1 The 2021 Workplace Wellness Action Index, commissioned by MOBE and conducted by YouGov and The Harris Poll, surveyed 201 HR decision-makers at companies with 5,000+ employees and self-insured/self-funded health care coverage, and 2,572 consumers across the country.

2 Jaqueline Brassey, Anna Guntner, Karina Isaak and Tobias Siblerzahn, “Using digital tech to support employees’ mental health and resilience,” McKinsey & Company, July 8, 2021.

Technologies that may help employers determine employees’ mental health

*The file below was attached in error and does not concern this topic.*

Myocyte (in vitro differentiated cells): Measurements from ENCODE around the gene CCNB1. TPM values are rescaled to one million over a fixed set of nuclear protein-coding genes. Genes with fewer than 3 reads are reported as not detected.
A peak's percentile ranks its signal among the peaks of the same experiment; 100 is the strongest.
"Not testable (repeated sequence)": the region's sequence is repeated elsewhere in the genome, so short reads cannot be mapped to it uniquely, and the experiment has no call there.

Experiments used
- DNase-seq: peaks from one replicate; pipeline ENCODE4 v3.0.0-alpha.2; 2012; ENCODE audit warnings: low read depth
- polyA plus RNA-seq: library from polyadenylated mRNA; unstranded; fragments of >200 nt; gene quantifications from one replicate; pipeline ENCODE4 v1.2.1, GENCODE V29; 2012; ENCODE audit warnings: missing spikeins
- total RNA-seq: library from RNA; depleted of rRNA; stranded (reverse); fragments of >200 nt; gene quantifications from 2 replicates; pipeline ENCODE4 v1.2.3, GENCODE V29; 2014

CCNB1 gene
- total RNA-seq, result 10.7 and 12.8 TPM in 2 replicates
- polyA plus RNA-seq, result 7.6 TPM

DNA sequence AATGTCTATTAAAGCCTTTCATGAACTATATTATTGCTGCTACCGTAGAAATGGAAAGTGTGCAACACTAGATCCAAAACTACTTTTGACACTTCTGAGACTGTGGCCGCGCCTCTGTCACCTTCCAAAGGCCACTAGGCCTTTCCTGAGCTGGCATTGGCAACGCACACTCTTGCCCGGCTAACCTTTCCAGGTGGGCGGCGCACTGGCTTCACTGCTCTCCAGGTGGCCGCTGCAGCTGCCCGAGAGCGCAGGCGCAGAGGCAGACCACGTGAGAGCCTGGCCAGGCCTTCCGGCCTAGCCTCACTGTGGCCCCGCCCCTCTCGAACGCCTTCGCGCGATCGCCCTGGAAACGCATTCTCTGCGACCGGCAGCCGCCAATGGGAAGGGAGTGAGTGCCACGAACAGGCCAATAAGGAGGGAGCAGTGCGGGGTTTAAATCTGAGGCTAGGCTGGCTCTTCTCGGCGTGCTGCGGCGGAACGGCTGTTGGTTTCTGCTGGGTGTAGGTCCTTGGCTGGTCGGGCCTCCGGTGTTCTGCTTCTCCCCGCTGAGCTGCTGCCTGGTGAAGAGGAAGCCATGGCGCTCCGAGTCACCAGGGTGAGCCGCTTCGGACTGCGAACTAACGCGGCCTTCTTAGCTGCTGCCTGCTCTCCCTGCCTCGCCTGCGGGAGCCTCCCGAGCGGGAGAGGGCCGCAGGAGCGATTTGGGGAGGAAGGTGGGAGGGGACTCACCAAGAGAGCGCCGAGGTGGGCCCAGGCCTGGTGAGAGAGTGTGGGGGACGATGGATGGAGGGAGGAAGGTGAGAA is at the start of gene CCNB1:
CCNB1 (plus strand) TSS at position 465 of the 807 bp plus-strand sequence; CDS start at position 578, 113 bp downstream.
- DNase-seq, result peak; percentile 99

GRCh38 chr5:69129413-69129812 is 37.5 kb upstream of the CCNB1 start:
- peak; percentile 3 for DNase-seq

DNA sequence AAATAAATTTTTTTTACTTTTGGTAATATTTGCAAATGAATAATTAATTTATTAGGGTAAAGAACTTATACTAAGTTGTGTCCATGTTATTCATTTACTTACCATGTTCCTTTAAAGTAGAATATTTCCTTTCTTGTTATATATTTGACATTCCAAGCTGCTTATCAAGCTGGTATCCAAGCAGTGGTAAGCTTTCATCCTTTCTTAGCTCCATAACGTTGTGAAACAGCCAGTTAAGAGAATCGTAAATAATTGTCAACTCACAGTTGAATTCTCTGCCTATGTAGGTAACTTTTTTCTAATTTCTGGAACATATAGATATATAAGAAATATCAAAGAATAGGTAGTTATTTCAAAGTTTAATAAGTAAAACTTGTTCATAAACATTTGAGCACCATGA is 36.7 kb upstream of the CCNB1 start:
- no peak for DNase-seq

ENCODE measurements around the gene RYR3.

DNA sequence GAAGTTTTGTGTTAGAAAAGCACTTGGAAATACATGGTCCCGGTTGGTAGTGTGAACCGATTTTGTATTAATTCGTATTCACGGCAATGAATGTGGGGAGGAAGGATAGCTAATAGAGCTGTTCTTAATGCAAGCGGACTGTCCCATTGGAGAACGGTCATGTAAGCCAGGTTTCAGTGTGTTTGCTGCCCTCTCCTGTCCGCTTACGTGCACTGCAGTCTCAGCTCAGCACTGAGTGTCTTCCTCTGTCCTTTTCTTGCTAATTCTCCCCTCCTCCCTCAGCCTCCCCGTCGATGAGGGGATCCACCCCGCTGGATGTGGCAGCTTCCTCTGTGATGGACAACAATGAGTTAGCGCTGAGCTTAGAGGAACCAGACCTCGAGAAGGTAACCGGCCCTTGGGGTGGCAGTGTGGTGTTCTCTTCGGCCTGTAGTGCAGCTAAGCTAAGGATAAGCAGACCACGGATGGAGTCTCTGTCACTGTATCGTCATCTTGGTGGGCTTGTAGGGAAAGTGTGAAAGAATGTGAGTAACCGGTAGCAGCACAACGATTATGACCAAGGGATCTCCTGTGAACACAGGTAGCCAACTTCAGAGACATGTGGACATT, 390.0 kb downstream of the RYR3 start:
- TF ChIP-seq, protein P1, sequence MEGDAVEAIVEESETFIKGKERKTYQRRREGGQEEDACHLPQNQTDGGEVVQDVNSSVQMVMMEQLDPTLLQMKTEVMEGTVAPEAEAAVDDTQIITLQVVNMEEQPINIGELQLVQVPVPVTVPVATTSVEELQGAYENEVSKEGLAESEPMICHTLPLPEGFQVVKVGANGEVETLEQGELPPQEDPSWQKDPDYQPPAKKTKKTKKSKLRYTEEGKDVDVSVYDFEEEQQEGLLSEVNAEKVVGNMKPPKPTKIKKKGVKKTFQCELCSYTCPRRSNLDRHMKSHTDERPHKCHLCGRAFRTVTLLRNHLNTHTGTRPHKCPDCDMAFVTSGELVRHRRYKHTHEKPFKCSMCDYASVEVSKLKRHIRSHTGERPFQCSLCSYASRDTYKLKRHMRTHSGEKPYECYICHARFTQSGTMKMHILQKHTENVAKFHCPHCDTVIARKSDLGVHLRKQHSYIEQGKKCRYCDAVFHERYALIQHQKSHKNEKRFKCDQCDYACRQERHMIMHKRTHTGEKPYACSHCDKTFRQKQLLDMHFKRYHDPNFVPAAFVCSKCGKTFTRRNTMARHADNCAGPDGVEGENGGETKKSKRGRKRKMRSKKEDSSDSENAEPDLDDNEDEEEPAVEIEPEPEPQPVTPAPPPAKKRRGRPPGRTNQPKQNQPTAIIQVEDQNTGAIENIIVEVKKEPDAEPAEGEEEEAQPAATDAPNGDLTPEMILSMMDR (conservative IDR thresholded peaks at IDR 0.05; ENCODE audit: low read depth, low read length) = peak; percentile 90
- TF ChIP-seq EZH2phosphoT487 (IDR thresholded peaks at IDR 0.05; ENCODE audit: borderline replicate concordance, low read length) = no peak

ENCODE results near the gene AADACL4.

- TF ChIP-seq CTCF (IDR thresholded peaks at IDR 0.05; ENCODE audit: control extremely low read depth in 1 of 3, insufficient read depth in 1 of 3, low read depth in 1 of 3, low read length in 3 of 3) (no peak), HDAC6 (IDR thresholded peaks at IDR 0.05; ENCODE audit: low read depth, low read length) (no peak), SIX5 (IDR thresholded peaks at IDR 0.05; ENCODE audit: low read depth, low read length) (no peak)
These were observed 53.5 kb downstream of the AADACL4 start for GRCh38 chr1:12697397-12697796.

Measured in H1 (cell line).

• Wearables and digital biomarker apps can be used to collect physiological data via a range of different methods. For instance, an employee can use their smartphone to self-report their mood or record their voice as a means to gauge their emotional state, or use their smart watch to track their heart rate, skin temperature and electrodermal activity to assess their well-being. Innovative forms of data collection like these can be integrated into broader offerings; for instance, if an employee reports persistent low mood, a digital solution may suggest they take a few days off or point them to personalized coaching or therapy.Such interventions can be made without the disclosure of an individual’s personal details; the employer sees only anonymized aggregate data. Employers can use the data to identify and address pain points in the workplace, and to provide employees with objective measures of their well-being at an individual, team or organization-wide level. George Eleftheriou, CEO of Sentio Solutions, which develops biomarkers and digital therapeutics for mental health using data from wearables and mobile devices, notes, “We expect that by 2025, measures of mental health can be taken as easily as glucose levels today.”